Independent Leasing Companies
Independent leasing companies formed in the early 1900’s. These companies recognized that many railroad companies and other types of end users were not interested in long-term control or ownership of the leased asset, which was an inherent part of the equipment trust (bank) program. They began to offer more short-term contracts or leases, with which, at the expiration of the term, they would retain title and control of the equipment. At the end of the term, the railcar was to be returned to the leasing company; this type of lease financing was the beginning of the true or operating leases, which are still common today.
Other manufacturers, because of capital limitations, had to work with independent financial concerns to set up vendor finance programs, if they wanted to retain control of their customer or equipment. The independent companies, which were formed to provide vendor financing were, and are today called third-party leasing companies. They earned that categorization, as they were not related to either the manufacturer or the end-user. After World War II, as manufacturers sought to upgrade and modernize their operations, leasing as a viable financing tool continued to grow, leading us into the “modern” era of equipment leasing.
More recently, there has been significant growth of independent financing companies of all sizes from the very large operating in dozens of countries, to a myriad of small and medium-sized businesses specializing in the financing of particular kinds of equipment and vehicles.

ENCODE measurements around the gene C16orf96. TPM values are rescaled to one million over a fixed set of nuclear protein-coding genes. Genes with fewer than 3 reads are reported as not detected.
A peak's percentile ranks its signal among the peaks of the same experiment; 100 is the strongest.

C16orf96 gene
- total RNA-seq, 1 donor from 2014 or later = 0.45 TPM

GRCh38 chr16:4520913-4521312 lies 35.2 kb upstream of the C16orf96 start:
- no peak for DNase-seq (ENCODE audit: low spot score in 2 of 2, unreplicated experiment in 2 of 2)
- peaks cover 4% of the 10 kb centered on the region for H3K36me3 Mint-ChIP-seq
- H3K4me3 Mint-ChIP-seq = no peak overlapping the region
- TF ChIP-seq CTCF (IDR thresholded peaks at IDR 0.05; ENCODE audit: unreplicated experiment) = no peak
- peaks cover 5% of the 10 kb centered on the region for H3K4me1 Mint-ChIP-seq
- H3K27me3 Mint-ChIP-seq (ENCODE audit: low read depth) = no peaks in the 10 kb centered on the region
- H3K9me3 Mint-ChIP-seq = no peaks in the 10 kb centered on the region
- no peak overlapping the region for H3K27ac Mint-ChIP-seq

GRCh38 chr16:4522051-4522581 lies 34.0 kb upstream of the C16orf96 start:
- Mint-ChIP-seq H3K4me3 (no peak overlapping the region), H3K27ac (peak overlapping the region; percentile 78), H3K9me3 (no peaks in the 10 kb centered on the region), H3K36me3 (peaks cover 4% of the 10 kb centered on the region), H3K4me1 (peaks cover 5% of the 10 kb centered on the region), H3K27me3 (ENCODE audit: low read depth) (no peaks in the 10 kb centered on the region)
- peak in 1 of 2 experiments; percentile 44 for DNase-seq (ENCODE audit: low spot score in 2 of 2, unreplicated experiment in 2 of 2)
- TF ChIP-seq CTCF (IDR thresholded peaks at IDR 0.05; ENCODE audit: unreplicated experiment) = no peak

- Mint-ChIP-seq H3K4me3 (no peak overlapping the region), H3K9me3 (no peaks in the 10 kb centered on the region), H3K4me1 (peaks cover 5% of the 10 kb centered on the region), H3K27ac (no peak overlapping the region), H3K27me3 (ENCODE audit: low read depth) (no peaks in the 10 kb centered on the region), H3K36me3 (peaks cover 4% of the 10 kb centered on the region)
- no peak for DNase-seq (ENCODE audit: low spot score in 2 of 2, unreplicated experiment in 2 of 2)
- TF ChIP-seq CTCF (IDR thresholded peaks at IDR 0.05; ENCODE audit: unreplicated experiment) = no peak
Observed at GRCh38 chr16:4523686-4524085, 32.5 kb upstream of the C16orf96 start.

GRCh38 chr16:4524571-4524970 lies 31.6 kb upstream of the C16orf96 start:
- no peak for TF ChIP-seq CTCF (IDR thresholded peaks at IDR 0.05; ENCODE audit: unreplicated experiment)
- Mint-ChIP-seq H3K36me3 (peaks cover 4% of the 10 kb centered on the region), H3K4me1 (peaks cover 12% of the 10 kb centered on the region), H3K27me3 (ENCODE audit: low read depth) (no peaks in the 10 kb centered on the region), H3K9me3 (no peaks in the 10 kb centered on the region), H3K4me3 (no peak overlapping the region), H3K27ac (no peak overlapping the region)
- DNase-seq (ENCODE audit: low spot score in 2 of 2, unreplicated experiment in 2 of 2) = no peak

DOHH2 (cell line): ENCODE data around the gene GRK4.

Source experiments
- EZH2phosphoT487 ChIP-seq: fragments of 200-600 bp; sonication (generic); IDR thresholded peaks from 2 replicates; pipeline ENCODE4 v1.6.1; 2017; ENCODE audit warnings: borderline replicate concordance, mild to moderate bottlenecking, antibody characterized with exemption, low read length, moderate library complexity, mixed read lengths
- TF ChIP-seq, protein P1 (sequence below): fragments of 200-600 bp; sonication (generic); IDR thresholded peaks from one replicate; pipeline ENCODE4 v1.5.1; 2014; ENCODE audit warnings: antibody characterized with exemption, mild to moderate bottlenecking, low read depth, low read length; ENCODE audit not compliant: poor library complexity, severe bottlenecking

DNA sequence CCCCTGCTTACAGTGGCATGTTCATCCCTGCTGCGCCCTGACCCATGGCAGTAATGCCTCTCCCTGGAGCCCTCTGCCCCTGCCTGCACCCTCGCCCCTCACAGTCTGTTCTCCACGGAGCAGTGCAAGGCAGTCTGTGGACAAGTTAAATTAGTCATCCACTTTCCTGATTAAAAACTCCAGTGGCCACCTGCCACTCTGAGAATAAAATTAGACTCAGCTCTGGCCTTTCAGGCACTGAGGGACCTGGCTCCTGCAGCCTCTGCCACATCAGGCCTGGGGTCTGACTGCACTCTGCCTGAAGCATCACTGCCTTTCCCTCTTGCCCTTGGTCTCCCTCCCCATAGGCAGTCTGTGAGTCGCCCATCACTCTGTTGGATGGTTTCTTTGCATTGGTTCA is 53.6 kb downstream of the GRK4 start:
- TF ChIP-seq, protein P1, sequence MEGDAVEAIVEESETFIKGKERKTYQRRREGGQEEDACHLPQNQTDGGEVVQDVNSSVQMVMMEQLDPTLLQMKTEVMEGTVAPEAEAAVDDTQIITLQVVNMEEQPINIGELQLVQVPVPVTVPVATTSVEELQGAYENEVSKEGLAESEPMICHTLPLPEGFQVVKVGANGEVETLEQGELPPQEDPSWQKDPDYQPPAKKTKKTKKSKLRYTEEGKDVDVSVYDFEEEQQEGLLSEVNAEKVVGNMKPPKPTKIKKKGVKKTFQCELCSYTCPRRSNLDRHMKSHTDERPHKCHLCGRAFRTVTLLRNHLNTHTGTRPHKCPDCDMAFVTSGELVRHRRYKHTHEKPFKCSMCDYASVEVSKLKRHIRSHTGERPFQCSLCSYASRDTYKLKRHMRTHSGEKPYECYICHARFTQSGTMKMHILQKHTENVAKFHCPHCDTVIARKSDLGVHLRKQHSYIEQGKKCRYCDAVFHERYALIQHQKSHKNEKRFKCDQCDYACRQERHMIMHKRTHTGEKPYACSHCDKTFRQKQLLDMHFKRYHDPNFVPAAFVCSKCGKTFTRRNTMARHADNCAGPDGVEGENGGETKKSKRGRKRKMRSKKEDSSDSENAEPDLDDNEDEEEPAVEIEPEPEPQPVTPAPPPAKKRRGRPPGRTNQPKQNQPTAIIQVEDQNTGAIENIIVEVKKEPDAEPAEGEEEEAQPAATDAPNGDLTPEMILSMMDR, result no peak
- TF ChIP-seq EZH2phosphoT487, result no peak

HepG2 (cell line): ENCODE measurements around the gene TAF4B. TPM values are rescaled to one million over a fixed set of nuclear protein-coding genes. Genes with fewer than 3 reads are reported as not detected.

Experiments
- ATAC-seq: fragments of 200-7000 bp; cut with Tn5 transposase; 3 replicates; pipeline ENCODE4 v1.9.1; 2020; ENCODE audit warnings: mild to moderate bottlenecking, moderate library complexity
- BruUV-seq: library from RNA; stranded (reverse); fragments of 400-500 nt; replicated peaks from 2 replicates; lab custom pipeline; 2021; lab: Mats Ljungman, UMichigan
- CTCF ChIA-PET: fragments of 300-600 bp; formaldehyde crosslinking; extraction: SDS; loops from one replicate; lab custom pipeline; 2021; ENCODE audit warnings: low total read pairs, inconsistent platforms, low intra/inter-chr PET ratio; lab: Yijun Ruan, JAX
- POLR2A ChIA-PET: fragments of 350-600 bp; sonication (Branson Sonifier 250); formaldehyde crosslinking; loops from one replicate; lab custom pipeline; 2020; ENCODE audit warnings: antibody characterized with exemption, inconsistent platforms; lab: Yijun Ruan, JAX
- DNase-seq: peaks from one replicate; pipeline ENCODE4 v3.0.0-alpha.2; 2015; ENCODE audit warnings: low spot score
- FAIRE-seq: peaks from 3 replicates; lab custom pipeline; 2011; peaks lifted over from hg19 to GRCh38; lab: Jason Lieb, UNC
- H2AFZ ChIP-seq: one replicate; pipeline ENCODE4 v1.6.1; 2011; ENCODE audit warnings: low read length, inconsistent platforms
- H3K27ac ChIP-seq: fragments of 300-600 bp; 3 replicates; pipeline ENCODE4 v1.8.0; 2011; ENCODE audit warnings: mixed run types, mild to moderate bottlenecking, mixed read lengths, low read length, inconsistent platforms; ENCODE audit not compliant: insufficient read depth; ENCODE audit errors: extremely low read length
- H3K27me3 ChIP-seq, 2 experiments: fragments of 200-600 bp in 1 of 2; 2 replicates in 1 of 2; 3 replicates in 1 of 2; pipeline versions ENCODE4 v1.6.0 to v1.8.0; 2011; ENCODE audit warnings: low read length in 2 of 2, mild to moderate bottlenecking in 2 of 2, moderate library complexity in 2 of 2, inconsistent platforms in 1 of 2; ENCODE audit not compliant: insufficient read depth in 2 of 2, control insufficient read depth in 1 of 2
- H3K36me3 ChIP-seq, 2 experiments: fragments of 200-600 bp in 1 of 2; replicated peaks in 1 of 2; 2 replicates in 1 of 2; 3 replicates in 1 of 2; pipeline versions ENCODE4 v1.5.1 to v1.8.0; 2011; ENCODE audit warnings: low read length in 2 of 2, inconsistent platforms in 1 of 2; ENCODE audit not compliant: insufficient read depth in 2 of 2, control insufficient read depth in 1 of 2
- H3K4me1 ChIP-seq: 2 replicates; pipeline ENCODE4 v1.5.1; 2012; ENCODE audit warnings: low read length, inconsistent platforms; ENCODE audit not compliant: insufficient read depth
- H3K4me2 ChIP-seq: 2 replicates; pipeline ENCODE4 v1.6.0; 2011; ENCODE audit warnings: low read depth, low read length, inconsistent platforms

Many manufacturers saw the benefits of providing financing for their products, going so far as to set up their own finance companies, today called captives. Some companies felt leasing was a method of retaining control of their proprietary equipment. Companies such as Caterpillar Financial, Ford Credit and John Deere Credit are examples of captive leasing companies.
During the early 1900’s, the economy was experiencing real growth and there was a surge of installment credit borrowing. Manufacturers wanted to sell more equipment and they felt by offering affordable payment plans they would be able to do so. Ford had already begun offering automobile loans for people wanting to buy cars and other manufacturers selling to companies used equipment leasing to move their products. This was the start of “vendor” leasing programs, as we know them today. Manufacturers were not only able to offer financing; they also felt that they could protect proprietary product information by retaining ownership of the equipment.